• Nadine Attewell, Associate Professor of GSWS and Director of the Global Asia Program, SFU
  • Davina Bhandar, Assistant Professor of Political Science, Athabasca University; Adjunct Faculty in GSWS and School of Communication, SFU
  • May Farrales (moderator), Assistant Professor of Geography and GSWS, SFU
  • Sharon Luk, Associate Professor of Geography and Canada Research Chair 2, SFU


Presented by Centre for Free Expression and co-sponsored by American Association of University Professors, Canadian Association of University Teachers, Institute for the Humanities at Simon Fraser University, and PEN Canada.

Increasingly, scholars of a nation’s history, politics, and culture are challenged as anti-national or hostile to the dominant religion, ethnicity, and culture. This panel will look at the growing challenges faced by scholars of China. When does critical disagreement become an attack on academic freedom? What can universities do to protect the integrity of scholarly work in such a deeply fraught environment?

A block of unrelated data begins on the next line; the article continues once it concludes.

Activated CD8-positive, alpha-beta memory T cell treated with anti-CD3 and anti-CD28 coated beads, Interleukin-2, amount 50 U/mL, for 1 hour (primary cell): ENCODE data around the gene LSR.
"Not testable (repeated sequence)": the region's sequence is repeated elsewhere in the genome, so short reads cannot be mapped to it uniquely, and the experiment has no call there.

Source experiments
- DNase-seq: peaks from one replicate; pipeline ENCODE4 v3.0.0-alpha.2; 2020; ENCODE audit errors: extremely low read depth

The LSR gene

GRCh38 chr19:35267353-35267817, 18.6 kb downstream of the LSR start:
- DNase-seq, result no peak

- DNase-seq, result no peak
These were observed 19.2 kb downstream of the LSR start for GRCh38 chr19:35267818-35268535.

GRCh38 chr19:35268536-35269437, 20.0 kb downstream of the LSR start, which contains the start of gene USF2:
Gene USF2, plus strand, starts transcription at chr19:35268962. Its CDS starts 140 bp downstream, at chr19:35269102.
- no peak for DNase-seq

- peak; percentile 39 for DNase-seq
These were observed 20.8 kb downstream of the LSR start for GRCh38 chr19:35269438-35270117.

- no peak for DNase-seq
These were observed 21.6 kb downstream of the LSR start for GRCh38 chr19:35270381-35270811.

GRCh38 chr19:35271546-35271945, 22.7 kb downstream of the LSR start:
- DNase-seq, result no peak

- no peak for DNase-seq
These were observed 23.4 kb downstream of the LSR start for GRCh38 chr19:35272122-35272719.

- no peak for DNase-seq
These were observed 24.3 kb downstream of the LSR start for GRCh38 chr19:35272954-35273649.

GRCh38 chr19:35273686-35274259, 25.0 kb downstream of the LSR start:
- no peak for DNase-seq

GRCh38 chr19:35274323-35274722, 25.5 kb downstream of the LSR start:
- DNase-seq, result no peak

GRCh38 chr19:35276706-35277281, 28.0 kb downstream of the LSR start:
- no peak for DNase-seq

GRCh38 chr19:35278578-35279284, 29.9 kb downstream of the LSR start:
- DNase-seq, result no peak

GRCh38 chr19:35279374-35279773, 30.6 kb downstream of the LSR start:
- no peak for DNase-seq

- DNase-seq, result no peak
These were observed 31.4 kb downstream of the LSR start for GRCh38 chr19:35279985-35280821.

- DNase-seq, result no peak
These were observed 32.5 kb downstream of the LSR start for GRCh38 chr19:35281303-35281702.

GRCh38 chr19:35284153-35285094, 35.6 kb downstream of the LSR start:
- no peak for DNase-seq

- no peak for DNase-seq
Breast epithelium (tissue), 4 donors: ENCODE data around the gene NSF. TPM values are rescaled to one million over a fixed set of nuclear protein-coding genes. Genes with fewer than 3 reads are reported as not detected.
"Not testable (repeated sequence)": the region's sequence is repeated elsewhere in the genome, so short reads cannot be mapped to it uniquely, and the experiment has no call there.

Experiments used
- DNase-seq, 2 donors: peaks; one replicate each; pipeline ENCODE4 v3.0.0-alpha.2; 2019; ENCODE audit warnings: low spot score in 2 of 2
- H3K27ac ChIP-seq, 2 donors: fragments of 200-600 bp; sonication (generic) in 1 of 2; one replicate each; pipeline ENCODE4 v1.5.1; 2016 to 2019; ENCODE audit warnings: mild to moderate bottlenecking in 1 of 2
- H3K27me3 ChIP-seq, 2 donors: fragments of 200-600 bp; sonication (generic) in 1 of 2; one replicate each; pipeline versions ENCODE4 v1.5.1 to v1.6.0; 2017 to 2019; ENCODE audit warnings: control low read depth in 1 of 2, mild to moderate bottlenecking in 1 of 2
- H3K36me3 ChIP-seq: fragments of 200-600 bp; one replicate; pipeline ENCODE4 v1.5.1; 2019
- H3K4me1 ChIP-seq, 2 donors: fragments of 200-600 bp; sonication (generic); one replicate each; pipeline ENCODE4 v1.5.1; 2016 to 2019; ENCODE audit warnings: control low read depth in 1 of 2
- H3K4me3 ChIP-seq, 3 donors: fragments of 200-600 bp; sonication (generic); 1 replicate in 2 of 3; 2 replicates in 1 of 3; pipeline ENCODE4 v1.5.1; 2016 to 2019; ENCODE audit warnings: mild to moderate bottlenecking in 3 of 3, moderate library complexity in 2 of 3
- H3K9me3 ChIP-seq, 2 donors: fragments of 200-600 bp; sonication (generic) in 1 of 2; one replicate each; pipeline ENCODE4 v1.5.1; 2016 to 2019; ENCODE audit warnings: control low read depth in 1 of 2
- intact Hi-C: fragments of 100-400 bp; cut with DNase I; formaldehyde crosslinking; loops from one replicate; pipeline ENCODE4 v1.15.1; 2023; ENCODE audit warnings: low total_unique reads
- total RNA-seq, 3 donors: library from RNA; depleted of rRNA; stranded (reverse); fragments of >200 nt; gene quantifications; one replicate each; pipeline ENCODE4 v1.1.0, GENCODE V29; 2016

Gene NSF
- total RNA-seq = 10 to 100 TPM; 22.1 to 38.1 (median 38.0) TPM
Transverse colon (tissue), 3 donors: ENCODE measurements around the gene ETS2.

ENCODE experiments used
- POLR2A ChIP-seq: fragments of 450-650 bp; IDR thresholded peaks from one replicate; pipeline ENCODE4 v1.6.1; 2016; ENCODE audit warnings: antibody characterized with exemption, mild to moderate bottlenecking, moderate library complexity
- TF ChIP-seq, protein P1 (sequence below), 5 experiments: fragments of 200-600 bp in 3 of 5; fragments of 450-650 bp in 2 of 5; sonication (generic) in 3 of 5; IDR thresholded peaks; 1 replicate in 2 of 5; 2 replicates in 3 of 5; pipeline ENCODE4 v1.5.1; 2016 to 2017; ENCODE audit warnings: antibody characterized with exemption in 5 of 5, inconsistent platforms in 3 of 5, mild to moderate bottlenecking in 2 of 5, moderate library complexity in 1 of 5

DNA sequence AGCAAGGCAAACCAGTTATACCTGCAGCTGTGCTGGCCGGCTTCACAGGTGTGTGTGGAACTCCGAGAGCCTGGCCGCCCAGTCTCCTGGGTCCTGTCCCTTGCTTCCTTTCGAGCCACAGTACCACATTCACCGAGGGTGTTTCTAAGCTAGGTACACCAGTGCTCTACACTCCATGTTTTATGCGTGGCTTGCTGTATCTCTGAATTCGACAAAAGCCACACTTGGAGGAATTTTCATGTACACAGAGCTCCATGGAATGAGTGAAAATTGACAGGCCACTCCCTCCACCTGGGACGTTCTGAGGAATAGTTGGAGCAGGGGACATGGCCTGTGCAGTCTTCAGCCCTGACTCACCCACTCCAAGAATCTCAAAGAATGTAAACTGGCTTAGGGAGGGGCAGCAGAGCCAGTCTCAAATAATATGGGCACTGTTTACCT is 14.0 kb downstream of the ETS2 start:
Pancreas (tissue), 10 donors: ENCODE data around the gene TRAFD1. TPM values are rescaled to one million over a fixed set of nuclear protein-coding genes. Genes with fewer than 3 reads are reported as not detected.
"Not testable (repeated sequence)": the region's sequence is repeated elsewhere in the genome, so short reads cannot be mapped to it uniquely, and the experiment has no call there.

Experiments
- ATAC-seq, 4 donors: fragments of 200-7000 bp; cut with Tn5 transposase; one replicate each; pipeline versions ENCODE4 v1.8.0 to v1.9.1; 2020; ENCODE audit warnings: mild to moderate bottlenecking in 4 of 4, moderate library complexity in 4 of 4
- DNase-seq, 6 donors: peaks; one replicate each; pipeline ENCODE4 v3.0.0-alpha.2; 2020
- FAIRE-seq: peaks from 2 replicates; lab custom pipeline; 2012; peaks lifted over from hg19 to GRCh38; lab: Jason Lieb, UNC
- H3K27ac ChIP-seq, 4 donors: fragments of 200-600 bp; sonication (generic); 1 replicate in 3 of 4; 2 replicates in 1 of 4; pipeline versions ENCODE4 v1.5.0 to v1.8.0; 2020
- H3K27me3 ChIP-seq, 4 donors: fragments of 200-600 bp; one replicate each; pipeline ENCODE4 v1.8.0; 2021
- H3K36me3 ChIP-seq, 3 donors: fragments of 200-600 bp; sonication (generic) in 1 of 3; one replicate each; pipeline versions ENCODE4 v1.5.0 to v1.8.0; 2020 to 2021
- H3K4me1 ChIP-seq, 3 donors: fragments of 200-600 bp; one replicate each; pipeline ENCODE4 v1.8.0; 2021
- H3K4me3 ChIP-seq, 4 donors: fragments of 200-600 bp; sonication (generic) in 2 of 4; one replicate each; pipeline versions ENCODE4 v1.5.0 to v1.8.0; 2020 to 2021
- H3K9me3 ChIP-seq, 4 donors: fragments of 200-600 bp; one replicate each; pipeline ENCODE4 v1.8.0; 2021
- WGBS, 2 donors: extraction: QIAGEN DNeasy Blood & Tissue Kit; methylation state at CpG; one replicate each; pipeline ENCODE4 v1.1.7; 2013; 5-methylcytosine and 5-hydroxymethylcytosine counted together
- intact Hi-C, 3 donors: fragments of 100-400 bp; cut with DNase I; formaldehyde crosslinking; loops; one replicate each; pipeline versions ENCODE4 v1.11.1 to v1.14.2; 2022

• Andrew Nathan, Professor of Political Science, and Chair, Steering Committee, Institute for the Study of Human Rights, Columbia University. His books include China’s Search for Security, co-authored with Andrew Scobell (Columbia)
  • Meg Rithmire, Associate Professor of Business Administration, Harvard University. Author of Land Bargains and Chinese Capitalism (Cambridge)
  • Rory Truex, Assistant Professor of Politics and International Affairs, Princeton University. Author of Making Autocracy Work: Representation and Responsiveness in Modern China (Cambridge)